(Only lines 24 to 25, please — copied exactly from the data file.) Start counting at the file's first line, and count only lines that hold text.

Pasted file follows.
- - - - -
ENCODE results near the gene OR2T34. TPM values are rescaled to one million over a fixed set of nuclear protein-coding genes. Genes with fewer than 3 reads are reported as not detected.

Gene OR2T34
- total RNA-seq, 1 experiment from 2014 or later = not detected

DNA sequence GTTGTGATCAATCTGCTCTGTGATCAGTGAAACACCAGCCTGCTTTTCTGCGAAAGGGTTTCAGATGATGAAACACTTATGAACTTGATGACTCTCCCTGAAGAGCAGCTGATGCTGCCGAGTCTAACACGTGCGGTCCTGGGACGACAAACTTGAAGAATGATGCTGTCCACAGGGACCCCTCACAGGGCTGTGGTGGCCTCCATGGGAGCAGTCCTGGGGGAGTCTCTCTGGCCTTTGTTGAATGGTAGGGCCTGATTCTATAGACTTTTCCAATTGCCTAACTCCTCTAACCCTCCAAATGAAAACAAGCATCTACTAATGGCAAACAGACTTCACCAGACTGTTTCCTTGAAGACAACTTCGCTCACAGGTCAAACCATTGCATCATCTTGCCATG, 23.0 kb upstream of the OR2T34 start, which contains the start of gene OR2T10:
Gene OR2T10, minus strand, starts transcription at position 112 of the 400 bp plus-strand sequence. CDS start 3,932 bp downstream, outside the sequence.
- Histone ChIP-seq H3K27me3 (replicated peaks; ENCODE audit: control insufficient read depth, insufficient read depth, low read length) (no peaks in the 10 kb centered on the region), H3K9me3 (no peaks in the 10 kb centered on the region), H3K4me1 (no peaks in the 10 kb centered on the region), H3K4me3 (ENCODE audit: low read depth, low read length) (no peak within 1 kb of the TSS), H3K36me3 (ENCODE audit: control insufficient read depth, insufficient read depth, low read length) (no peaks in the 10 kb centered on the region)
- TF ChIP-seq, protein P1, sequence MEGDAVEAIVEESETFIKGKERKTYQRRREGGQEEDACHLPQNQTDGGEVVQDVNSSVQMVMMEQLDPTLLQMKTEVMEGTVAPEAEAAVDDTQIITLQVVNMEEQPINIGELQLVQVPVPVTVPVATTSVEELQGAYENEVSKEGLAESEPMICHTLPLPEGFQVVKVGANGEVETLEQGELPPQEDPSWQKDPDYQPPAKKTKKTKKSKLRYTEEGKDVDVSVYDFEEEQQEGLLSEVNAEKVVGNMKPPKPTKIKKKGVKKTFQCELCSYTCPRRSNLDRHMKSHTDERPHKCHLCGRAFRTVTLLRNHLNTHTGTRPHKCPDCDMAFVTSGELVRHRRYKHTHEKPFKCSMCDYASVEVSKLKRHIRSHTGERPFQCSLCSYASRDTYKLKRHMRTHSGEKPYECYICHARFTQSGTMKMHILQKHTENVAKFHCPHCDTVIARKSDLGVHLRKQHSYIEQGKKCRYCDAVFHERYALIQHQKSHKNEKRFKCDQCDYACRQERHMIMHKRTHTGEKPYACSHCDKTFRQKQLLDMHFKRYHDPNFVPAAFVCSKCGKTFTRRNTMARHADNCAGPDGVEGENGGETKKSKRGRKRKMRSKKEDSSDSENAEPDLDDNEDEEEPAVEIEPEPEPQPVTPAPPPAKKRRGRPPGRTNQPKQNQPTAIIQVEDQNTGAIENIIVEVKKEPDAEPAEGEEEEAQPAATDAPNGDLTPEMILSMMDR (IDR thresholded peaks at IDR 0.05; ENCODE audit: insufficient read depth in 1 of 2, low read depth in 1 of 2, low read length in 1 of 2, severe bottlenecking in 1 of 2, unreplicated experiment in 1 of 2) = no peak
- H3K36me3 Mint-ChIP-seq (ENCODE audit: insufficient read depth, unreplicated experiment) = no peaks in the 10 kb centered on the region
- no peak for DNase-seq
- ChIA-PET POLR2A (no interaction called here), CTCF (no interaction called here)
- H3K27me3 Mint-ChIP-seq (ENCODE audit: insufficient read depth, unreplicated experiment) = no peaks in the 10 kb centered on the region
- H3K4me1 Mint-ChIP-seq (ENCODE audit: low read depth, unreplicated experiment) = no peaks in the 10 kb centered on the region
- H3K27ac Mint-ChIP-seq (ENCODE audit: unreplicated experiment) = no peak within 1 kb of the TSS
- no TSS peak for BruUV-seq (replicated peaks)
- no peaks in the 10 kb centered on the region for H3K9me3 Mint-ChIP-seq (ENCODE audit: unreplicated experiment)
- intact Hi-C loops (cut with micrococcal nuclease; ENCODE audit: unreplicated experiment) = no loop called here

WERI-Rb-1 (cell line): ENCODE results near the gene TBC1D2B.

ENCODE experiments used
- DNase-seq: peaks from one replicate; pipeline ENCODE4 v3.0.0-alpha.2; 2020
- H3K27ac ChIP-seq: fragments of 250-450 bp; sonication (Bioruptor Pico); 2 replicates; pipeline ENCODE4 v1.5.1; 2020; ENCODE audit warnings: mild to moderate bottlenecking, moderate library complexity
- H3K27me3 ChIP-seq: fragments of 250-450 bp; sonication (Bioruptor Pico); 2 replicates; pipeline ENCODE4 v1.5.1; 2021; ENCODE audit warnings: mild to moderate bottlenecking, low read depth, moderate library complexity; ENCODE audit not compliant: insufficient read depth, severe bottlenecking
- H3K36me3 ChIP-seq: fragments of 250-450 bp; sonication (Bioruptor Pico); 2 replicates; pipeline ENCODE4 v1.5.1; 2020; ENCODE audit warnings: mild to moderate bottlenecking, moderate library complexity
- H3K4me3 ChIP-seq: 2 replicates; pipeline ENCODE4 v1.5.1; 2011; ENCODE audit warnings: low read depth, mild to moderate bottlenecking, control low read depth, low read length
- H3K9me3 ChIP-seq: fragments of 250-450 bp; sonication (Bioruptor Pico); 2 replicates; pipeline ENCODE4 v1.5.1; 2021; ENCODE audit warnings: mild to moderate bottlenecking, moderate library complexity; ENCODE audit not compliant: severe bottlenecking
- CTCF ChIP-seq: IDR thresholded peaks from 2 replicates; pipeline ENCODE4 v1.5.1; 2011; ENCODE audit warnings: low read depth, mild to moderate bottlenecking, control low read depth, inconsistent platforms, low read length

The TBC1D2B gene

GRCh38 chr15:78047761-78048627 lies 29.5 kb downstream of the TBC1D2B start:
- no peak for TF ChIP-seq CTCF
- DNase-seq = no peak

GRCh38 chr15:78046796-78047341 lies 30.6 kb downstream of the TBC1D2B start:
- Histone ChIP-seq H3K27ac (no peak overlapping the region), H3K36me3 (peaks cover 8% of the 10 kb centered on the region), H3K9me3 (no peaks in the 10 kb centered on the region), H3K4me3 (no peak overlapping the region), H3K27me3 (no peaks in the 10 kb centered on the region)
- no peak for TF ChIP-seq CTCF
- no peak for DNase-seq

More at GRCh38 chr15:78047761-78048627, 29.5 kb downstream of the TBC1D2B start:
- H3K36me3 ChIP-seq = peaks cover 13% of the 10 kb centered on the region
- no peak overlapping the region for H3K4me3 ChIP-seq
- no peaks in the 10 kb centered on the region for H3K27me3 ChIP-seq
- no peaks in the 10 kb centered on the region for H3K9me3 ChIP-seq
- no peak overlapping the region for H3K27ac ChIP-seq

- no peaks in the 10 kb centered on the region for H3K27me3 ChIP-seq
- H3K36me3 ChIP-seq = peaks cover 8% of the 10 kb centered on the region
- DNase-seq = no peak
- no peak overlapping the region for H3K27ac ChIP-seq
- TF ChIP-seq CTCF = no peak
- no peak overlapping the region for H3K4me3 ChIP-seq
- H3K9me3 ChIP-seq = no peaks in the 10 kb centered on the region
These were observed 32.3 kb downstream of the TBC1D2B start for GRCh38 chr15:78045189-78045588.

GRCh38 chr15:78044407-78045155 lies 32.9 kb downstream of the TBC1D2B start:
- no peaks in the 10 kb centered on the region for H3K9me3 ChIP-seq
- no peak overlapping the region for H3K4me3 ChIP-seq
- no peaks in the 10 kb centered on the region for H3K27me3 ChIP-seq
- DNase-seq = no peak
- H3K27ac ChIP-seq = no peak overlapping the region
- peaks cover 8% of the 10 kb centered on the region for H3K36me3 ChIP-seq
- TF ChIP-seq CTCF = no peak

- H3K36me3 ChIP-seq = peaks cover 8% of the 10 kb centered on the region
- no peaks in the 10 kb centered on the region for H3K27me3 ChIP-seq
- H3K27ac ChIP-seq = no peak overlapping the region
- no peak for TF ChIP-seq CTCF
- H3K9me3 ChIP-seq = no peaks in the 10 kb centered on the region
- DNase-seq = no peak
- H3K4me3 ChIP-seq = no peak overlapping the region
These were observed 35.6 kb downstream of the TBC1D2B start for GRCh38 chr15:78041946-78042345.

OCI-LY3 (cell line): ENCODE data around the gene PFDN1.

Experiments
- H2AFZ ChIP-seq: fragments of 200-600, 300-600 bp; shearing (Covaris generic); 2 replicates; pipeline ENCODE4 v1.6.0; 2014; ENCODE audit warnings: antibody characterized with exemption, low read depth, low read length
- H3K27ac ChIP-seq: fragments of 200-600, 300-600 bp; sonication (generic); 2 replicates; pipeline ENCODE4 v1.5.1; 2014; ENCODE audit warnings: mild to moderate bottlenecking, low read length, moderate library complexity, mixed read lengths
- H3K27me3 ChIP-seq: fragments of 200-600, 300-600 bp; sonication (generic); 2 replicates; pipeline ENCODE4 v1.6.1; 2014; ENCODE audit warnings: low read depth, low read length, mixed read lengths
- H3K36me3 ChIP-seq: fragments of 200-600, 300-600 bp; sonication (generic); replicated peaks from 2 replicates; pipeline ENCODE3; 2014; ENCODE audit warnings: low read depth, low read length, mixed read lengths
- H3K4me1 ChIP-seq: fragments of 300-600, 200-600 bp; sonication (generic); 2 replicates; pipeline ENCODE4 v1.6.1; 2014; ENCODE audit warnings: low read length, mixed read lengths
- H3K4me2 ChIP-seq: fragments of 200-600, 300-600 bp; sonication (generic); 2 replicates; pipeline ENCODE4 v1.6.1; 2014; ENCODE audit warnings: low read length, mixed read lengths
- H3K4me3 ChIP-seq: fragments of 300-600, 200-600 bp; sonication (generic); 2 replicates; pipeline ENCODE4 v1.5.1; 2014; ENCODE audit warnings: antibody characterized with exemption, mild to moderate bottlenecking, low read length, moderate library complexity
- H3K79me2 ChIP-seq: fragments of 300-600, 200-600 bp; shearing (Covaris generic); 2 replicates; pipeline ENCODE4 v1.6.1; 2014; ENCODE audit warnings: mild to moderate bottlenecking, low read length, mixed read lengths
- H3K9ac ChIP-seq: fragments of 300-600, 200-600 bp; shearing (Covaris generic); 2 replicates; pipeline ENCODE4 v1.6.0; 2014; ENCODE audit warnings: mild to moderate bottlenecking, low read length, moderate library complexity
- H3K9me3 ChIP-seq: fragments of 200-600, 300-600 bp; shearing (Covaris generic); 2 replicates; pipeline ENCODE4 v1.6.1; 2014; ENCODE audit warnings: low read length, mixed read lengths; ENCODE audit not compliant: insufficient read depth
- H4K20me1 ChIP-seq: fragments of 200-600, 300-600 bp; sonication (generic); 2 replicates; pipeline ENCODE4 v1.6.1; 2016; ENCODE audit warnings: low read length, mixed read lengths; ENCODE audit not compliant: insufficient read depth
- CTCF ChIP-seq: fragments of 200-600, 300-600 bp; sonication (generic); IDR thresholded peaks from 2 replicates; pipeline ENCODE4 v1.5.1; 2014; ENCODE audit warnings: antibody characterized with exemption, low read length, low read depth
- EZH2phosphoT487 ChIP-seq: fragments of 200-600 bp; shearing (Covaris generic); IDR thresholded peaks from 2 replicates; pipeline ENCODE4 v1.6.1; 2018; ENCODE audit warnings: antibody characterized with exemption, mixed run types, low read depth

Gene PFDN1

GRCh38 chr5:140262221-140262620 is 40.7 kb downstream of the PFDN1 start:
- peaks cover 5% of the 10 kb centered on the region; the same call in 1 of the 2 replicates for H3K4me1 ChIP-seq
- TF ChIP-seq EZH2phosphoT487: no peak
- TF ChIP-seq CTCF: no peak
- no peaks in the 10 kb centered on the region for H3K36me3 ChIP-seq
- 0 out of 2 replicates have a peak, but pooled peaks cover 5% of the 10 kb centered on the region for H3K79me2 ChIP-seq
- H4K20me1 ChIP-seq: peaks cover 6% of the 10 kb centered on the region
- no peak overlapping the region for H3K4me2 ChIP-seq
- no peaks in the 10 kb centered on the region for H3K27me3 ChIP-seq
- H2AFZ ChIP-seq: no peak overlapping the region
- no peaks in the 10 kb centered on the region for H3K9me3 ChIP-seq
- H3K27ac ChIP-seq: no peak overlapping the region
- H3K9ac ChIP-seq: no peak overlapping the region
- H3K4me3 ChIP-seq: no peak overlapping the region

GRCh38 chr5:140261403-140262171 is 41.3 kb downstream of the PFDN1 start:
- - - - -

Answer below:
- H3K9me3 ChIP-seq: fragments of 250-450 bp; sonication (Bioruptor Pico); 2 replicates; pipeline ENCODE4 v1.5.1; 2021; ENCODE audit warnings: mild to moderate bottlenecking, moderate library complexity; ENCODE audit not compliant: severe bottlenecking
- CTCF ChIP-seq: IDR thresholded peaks from 2 replicates; pipeline ENCODE4 v1.5.1; 2011; ENCODE audit warnings: low read depth, mild to moderate bottlenecking, control low read depth, inconsistent platforms, low read length